UAlberta physical therapy students receive inaugural Indigenous Graduate Awards from the Government of Alberta

For Colleen Gibson, the email came at the perfect time.

Communications - 05 April 2016

For Colleen Gibson, the email came at the perfect time.

The first-year MSc Physical Therapy student in the Faculty of Rehabilitation Medicine is a newlywed struggling with balancing the financial load of the graduate program, while continuing to maintain the high grades required by the program. Add to that her involvement in community volunteerism, and Gibson's plate is brimming.

"It's very exciting to receive the Indigenous Graduate Award," says the Métis student from Meadow Lake, Saskatchewan.

Gibson graduated with a kinesiology degree from the University of Alberta, which taught her not only the fundamental skills she needed to enter the graduate program, but also why applying for this new award, valued at up to $15,000 per student, is so important.

"These awards are important in promoting education," she says. "The financial strain of post-secondary education can be significant, and is more than just the cost of tuition and books."

"It's important to us in the Faculty of Rehabilitation Medicine and the Department of Physical Therapy that every person be given the opportunity to shine," says interim department chair Doug Gross. "Awards like this one highlight the unique attributes and qualities of our students, and we are extremely proud that two of our students were selected as some of the first to receive this important recognition."

Steven Hazlett, a second-year MSc Physical Therapy student and the other recipient of the Indigenous Graduate Award, agrees with Gibson's sentiment.

"I was able to work and went through my undergraduate program (at the University of Calgary) with no financial aid," says the award recipient,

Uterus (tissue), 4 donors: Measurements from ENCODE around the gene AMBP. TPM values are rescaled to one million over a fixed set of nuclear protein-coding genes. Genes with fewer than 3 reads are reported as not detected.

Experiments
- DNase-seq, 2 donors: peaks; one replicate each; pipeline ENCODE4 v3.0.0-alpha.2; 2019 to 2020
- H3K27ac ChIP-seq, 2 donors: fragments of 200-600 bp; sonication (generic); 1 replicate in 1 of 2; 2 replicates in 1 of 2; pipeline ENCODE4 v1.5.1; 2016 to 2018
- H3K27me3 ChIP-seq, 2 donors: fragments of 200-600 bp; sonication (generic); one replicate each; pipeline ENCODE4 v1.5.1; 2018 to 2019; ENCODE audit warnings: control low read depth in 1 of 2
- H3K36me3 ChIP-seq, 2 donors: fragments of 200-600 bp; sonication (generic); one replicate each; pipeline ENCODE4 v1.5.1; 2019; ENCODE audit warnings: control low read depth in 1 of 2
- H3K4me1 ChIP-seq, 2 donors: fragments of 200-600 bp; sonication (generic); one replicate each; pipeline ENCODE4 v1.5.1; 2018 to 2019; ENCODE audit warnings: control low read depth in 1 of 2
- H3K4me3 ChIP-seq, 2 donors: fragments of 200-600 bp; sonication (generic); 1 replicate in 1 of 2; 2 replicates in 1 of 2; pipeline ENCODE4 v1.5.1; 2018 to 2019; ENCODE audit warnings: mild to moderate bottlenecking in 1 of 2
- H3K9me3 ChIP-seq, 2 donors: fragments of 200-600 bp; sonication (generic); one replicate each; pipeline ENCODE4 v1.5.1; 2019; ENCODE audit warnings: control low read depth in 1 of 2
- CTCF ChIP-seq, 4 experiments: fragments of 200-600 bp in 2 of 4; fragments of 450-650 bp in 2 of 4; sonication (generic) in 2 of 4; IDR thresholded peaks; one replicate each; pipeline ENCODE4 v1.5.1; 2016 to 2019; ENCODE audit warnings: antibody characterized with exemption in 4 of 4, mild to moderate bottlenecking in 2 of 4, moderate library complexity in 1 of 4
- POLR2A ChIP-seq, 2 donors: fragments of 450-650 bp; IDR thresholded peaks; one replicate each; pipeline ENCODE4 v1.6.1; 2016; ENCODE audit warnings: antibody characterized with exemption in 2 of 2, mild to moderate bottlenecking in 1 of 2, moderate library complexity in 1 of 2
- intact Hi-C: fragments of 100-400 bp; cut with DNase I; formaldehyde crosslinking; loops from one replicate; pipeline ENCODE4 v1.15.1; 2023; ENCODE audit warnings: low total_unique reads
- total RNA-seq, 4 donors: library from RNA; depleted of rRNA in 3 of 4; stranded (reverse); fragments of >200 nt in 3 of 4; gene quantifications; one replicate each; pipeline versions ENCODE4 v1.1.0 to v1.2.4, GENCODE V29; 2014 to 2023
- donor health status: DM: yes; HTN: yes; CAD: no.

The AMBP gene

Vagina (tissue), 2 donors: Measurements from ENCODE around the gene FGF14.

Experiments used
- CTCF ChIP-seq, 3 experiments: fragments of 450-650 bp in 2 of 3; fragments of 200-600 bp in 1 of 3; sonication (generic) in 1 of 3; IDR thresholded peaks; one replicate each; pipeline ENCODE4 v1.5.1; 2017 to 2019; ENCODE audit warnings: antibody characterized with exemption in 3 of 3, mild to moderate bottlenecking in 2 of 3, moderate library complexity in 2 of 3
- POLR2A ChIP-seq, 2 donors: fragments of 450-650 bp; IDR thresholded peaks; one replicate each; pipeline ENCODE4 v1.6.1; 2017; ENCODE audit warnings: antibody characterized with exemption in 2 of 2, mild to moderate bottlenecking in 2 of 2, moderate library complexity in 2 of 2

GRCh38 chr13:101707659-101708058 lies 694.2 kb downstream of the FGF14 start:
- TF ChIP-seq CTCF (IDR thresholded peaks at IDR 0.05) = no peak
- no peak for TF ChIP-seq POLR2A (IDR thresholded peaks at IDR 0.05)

"As a graduate student, access to awards like these helps alleviate the financial burden while allowing the student to maintain financial responsibility, which decreases stress."

The UAlberta physical therapy program, says Hazlett, allows for student loans for a portion of the program, but the fall placement is solely funded by the student, "which means you need to plan long term."

"Receiving this award allows me to focus on school and placements, rather than rent and food," he says. "It makes a huge difference."

The Indigenous Graduate Award by the Government of Alberta, running as a pilot program in 2015-2016, requires academic achievement, academic potential and involvement in Aboriginal communities, which both Hazlett, whose paternal grandmother is Mohawk, and Gibson, whose family origins are Cree, feel strongly about. Both are heavily involved in community participation, with a passion for supporting student athletes in multicultural settings.

"Until a few months ago, when I took some time off to concentrate on my wedding and school, I was a coach of a minor basketball team. The team I coached is multicultural, which speaks to the importance I find in recognizing diversity," says Gibson. "The volunteer work I have done in the community has been great about helping develop my kinesiology skills, as well as my people skills."

Hazlett, who played hockey as a youth, went back to his roots when looking for a way to give back. "When I moved to Edmonton I signed on as a volunteer trainer with a local Midget AA hockey team," he says. "I've been their trainer for the last three years, and I also volunteer with the Stollery Family Day Classic hockey tournament as well as community activities at a clinic in St. Albert."

For both students, winning the Indigenous Graduate Award will allow them to complete their programs while concentrating on what's most important to them: increasing their knowledge so that when they enter their fields, their education in the Faculty of Rehabilitation Medicine will carry them through their careers as rehabilitation professionals.